Myanmar could descend into a civil war comparable to Syria- UN

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A top UN official is warning that Myanmar could follow that of Syria in terms of descending into a bloody civil war, unless the violence subsides. Michele Bachelet, the UN high commissioner for human rights is calling on all countries with influence to apply concerted pressure on the ruling military junta to end its campaign of repression and the slaughtering of its people. Bachelet says neighbouring countries are especially being called upon.

She says the military has committed, what amounts to, crimes against humanity, and the human rights violations must be stopped. Ravina Shamdasani, who is Bachelet’s spokeswoman, says the high commissioner feels that a continuation of such crimes could lead to a civil war.

“The high commissioner states that there are clear echoes of Syria in 2011. There too, we saw peaceful protests met with unnecessary and clearly disproportionate force. The state’s brutal, persistent repression of its own people led to some individuals taking up arms, followed by a downward and rapidly expanding spiral of violence all across the country.”

Shamdasani said the country’s armed forces, known as the Tatmadaw, attacked civilians last weekend with rocket-propelled grenades and mortar fire, killing at least 82 people. She said credible reports also indicate that people are fighting back by using makeshift or primitive weapons with clashes between the military and ethnic armed groups in Kayn, Shan, and Kachin states are picking up steam.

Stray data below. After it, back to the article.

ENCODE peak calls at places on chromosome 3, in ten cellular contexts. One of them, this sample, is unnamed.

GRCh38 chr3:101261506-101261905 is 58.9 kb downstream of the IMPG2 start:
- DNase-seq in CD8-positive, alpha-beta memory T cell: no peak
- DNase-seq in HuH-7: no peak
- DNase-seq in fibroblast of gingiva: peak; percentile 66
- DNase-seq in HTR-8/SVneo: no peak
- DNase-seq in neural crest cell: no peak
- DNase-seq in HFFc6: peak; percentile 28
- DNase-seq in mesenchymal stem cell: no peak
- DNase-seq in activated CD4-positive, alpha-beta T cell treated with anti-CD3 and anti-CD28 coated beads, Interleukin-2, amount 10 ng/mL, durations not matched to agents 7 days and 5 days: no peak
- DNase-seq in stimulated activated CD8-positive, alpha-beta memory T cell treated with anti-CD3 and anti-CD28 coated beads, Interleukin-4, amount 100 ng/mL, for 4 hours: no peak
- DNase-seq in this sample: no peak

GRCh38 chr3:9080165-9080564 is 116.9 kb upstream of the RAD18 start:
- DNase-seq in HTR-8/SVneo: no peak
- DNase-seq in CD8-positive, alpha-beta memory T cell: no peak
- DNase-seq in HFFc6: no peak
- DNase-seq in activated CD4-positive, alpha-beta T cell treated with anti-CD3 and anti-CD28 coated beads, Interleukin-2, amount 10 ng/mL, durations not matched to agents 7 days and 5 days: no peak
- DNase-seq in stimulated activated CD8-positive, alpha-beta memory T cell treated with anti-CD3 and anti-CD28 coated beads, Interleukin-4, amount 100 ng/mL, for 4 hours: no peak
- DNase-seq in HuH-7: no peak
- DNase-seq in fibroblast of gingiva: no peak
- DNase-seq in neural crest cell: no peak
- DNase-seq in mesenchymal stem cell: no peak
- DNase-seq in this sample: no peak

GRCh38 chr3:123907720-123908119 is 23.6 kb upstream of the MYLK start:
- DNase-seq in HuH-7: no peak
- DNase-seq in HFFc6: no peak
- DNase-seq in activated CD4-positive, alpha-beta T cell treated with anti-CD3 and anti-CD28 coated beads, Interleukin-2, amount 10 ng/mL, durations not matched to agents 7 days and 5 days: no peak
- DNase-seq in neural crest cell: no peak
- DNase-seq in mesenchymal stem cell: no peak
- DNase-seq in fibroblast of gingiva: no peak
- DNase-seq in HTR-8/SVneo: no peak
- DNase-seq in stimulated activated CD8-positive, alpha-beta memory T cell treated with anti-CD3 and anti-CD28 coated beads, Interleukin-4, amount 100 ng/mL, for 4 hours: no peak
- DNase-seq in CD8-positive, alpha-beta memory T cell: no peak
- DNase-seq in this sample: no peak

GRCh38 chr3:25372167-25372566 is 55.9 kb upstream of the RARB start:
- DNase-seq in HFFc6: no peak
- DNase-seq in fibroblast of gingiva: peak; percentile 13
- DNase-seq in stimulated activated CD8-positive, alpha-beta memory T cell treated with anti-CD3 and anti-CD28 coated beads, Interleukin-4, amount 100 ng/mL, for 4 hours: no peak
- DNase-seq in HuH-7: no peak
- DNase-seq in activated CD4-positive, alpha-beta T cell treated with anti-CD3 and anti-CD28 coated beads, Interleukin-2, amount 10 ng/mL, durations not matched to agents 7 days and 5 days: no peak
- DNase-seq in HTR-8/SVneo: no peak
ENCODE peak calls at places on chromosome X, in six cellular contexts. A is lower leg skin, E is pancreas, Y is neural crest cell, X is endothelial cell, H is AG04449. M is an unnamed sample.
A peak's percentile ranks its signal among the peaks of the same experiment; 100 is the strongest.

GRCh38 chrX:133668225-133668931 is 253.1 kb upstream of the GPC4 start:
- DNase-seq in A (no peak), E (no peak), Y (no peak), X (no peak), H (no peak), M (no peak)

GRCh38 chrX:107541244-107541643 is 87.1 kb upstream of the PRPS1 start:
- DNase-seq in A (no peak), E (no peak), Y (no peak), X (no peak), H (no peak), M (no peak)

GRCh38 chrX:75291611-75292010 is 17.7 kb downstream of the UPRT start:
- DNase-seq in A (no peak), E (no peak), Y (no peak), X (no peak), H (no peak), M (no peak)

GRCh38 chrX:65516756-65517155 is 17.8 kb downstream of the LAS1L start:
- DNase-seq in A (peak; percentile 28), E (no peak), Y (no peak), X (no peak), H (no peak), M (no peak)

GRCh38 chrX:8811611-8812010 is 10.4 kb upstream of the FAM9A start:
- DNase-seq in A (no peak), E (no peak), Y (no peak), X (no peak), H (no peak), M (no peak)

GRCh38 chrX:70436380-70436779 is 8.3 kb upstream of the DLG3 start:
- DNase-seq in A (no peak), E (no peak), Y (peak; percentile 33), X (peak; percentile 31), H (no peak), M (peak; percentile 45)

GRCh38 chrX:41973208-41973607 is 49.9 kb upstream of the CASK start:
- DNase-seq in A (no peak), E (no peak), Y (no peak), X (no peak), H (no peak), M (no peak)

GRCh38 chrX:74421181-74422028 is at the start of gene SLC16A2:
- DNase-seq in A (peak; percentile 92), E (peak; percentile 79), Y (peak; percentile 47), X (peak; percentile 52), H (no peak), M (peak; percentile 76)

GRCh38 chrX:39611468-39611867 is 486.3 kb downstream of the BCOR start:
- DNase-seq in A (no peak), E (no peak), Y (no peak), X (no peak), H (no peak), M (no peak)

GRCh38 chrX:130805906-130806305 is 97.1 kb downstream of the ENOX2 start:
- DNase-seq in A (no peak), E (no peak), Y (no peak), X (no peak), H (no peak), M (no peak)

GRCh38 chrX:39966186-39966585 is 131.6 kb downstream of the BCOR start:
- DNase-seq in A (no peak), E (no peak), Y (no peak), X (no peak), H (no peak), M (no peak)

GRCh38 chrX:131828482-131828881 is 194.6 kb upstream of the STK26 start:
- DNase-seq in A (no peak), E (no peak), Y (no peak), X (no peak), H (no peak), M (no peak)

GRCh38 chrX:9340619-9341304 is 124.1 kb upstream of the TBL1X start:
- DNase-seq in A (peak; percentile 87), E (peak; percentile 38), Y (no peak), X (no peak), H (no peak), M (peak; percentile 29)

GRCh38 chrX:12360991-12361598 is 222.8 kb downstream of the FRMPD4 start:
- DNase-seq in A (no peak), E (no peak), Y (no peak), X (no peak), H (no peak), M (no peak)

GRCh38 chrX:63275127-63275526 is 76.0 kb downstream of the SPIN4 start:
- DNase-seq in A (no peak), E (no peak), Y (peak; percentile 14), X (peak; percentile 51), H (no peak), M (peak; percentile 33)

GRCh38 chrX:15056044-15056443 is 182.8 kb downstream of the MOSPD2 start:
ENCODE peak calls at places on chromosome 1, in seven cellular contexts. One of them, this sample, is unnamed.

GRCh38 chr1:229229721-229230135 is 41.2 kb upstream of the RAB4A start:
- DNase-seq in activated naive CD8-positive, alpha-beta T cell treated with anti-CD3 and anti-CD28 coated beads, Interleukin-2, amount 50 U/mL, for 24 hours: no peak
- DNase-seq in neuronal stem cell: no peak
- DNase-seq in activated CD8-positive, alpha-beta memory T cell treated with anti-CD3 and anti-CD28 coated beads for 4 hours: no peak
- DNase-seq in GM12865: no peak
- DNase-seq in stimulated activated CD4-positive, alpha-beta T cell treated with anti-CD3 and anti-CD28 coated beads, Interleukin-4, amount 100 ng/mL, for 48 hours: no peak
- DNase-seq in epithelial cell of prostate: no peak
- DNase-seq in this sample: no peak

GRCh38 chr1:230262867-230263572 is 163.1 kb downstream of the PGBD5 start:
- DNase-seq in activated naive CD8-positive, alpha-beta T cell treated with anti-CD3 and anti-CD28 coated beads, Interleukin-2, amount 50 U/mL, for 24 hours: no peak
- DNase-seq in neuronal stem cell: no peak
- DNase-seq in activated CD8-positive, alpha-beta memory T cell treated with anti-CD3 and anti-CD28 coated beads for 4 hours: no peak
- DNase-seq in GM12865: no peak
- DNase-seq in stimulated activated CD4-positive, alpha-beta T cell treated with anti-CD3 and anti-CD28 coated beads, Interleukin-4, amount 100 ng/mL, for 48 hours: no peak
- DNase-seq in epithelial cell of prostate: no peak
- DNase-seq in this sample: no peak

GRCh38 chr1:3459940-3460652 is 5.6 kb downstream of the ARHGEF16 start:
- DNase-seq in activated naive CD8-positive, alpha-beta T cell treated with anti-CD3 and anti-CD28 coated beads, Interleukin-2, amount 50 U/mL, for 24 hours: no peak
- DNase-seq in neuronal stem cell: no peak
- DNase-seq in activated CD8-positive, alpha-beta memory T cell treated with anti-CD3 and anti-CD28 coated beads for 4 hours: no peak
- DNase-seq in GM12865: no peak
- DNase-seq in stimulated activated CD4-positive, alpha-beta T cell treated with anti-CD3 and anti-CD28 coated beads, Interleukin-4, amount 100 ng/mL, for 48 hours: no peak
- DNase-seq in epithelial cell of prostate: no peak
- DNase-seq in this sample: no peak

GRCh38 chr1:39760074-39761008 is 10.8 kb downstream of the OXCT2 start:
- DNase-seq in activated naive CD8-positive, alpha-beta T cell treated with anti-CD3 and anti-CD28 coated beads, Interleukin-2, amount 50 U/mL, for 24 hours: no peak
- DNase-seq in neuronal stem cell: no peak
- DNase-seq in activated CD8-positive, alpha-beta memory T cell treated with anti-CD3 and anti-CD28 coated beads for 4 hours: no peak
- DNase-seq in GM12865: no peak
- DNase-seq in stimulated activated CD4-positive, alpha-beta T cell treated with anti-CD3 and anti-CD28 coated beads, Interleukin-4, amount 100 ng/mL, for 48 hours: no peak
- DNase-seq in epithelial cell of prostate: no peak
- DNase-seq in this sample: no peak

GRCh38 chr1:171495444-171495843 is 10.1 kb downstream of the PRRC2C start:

“As arrests continue, with at least 3,080 people currently detained, there are reports that 23 people have been sentenced to death following secret trials — including 4 protesters and 19 others who were accused of political and criminal offenses. The mass arrests have forced hundreds of people to go into hiding.”

She added that the country’s economic, education and health infrastructure are at the point of collapse, making the situation untenable. She said nations must cut off the supply of arms and finances to the military leadership that allow it to kill and seriously violate its people’s human rights.

Myanmar’s military took over in a coup on February 1, arresting the democratically-elected leader of National League for Democracy and Nobel Peace Laureate Aung San Suu Kyi. Since then, other top leaders have been arrested over what the junta says is fraudulent election results, without giving any evidence.

Suu Kyi has not been seen since her arrest, and is now facing even more charges that could see her barred from political office or worse. The junta military has been accused of killing innocent civilians and peaceful protesters since the coup began, censoring the media, and shutting down the internet.

The US, UK, and other nations have imposed sanctions against the military, but to no avail. Neighbouring countries, including Thailand, are expecting an influx of refugees to cross the border, but conflicting reports point towards Thailand turning away such asylum-seekers.


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Ann Carter

Ann Carter is an award-winning journalist from the United States with over 12 years experience in print and broadcast news. Her work has been featured in America, China and Thailand as she has worked internationally at major news stations as a writer and producer. Carter graduated from the Walter Williams Missouri School of Journalism in the USA.

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